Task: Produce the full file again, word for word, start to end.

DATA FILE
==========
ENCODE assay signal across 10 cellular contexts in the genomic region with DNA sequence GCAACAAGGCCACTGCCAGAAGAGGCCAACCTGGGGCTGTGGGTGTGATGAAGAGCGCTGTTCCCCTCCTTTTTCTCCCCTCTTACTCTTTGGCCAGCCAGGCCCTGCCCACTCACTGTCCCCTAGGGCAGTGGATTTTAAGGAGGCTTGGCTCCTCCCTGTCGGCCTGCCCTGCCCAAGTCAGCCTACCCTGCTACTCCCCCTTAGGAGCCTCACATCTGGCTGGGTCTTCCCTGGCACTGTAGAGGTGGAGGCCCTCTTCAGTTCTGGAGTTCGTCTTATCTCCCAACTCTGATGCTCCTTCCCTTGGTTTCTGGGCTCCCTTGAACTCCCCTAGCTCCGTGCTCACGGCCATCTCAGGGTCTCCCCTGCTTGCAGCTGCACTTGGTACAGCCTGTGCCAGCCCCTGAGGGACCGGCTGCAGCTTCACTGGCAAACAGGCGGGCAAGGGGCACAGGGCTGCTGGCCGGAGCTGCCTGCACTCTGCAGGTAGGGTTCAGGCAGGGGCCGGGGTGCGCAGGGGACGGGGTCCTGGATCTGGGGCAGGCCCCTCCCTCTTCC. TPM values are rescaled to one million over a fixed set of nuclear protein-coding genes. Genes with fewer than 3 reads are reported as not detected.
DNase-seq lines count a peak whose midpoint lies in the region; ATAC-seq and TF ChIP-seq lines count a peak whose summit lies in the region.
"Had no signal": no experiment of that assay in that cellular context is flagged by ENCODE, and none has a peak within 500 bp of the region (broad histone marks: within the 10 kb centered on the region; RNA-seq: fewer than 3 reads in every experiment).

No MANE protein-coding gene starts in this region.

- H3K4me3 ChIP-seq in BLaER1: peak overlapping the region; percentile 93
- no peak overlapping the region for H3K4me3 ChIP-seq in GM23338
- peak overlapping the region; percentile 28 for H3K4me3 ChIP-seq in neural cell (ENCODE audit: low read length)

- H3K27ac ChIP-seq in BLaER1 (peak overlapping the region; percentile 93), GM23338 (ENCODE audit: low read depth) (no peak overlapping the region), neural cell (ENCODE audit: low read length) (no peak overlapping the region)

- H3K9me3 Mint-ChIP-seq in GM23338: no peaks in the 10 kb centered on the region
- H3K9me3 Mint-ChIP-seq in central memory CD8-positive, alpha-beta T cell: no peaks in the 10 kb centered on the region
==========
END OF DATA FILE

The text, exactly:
ENCODE assay signal across 10 cellular contexts in the genomic region with DNA sequence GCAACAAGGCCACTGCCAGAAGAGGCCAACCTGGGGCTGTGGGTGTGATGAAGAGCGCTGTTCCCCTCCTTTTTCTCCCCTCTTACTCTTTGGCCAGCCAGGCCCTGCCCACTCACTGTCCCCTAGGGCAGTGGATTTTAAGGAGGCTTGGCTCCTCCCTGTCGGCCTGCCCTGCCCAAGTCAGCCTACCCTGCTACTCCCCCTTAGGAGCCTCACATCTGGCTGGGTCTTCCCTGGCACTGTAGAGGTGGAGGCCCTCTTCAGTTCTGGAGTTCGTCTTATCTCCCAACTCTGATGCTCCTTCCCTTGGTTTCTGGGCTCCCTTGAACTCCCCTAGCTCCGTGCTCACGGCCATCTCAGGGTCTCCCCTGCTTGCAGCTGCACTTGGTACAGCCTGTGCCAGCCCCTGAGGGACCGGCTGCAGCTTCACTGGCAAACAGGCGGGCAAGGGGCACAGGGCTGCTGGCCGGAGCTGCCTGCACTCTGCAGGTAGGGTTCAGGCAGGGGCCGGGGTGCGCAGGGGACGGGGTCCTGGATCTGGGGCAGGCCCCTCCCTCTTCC. TPM values are rescaled to one million over a fixed set of nuclear protein-coding genes. Genes with fewer than 3 reads are reported as not detected.
DNase-seq lines count a peak whose midpoint lies in the region; ATAC-seq and TF ChIP-seq lines count a peak whose summit lies in the region.
"Had no signal": no experiment of that assay in that cellular context is flagged by ENCODE, and none has a peak within 500 bp of the region (broad histone marks: within the 10 kb centered on the region; RNA-seq: fewer than 3 reads in every experiment).

No MANE protein-coding gene starts in this region.

- H3K4me3 ChIP-seq in BLaER1: peak overlapping the region; percentile 93
- no peak overlapping the region for H3K4me3 ChIP-seq in GM23338
- peak overlapping the region; percentile 28 for H3K4me3 ChIP-seq in neural cell (ENCODE audit: low read length)

- H3K27ac ChIP-seq in BLaER1 (peak overlapping the region; percentile 93), GM23338 (ENCODE audit: low read depth) (no peak overlapping the region), neural cell (ENCODE audit: low read length) (no peak overlapping the region)

- H3K9me3 Mint-ChIP-seq in GM23338: no peaks in the 10 kb centered on the region
- H3K9me3 Mint-ChIP-seq in central memory CD8-positive, alpha-beta T cell: no peaks in the 10 kb centered on the region